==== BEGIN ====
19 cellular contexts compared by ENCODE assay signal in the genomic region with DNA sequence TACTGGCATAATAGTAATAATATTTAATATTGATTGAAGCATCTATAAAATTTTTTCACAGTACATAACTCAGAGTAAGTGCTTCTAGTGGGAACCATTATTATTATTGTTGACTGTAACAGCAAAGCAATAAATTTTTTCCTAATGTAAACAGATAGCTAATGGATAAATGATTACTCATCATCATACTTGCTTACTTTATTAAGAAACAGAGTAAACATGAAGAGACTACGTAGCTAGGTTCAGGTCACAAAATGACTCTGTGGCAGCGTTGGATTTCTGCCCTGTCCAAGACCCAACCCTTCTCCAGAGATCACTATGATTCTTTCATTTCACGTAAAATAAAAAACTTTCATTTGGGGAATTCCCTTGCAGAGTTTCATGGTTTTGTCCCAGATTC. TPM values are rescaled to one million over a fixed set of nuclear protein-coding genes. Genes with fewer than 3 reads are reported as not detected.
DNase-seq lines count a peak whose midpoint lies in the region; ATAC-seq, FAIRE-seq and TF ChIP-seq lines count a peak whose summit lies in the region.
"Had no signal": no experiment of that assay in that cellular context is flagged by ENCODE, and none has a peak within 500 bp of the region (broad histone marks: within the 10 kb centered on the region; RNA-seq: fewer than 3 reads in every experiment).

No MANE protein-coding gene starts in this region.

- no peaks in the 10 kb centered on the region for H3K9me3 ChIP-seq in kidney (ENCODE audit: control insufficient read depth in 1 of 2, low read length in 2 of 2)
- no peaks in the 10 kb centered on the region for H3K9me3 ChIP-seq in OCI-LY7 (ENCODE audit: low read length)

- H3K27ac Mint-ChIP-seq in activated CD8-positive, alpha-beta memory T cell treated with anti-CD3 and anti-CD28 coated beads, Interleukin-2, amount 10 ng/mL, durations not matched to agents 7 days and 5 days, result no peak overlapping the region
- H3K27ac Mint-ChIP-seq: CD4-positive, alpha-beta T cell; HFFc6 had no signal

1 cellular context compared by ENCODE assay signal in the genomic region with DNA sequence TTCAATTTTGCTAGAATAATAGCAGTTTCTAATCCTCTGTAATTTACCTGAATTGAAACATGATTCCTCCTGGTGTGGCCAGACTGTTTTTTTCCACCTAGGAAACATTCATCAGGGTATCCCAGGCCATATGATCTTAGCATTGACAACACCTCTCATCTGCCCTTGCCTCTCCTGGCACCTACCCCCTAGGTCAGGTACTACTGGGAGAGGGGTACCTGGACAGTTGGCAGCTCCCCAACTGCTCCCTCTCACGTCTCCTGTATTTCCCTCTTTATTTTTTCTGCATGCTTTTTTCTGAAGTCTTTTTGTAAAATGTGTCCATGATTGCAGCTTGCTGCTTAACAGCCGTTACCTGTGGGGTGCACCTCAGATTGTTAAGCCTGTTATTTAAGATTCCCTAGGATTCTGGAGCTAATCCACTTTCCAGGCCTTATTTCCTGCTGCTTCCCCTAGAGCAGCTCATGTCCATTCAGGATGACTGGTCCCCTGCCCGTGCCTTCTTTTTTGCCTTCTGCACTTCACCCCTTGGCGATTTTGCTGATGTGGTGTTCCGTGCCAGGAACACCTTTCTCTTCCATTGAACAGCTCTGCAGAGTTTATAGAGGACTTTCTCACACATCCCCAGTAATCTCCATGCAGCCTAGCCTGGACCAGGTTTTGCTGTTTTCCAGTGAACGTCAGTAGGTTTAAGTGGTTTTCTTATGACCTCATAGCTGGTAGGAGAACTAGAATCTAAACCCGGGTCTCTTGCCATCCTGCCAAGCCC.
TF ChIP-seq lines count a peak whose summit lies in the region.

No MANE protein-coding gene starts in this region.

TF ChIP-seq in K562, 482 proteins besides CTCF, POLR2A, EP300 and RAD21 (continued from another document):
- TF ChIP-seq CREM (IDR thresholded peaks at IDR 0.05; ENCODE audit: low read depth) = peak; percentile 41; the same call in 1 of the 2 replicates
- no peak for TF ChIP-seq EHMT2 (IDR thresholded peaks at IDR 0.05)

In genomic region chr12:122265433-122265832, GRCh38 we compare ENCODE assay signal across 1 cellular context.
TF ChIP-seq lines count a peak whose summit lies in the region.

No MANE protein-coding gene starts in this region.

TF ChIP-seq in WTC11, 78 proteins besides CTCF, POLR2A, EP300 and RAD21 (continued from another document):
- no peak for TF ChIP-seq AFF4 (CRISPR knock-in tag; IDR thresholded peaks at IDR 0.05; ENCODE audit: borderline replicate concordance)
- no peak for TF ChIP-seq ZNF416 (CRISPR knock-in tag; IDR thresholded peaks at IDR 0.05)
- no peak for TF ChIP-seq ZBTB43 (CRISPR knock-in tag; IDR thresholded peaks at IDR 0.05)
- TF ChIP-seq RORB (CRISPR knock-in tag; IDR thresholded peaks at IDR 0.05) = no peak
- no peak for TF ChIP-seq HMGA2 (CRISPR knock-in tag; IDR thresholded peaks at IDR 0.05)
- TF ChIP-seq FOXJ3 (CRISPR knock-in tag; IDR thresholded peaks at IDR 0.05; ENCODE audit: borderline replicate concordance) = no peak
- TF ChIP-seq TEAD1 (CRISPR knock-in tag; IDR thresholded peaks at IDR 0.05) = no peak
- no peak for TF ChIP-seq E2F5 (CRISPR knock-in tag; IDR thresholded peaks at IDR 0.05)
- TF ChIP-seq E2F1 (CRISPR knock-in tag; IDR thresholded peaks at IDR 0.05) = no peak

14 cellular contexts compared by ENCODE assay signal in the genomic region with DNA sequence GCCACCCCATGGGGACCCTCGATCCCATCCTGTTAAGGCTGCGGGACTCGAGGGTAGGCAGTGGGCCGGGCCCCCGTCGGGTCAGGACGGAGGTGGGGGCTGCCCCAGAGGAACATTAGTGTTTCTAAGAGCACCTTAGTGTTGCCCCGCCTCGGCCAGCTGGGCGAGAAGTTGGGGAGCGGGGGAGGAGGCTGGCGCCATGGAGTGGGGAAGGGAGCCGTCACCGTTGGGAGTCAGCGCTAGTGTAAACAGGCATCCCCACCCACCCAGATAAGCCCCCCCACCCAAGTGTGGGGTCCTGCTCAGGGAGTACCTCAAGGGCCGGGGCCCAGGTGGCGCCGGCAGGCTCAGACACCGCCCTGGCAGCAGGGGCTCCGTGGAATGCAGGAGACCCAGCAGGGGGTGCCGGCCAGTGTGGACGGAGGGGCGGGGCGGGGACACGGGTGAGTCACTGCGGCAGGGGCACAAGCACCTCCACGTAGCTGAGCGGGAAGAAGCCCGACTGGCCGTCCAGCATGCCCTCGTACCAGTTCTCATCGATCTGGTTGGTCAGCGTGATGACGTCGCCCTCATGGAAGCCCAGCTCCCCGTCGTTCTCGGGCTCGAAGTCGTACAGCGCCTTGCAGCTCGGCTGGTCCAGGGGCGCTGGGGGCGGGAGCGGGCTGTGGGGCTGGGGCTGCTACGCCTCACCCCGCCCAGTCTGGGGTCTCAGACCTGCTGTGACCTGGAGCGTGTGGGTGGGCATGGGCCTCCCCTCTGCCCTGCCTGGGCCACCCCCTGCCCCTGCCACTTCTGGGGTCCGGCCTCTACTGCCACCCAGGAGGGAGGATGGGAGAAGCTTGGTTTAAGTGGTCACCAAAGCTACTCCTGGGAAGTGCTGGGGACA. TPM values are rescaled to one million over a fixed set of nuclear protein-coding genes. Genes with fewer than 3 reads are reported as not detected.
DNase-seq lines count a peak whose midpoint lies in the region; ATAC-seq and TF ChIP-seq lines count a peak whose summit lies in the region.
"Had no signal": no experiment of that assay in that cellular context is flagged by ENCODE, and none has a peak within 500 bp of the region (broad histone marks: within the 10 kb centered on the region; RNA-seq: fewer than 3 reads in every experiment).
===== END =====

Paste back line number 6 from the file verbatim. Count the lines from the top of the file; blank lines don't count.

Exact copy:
- no peaks in the 10 kb centered on the region for H3K9me3 ChIP-seq in OCI-LY7 (ENCODE audit: low read length)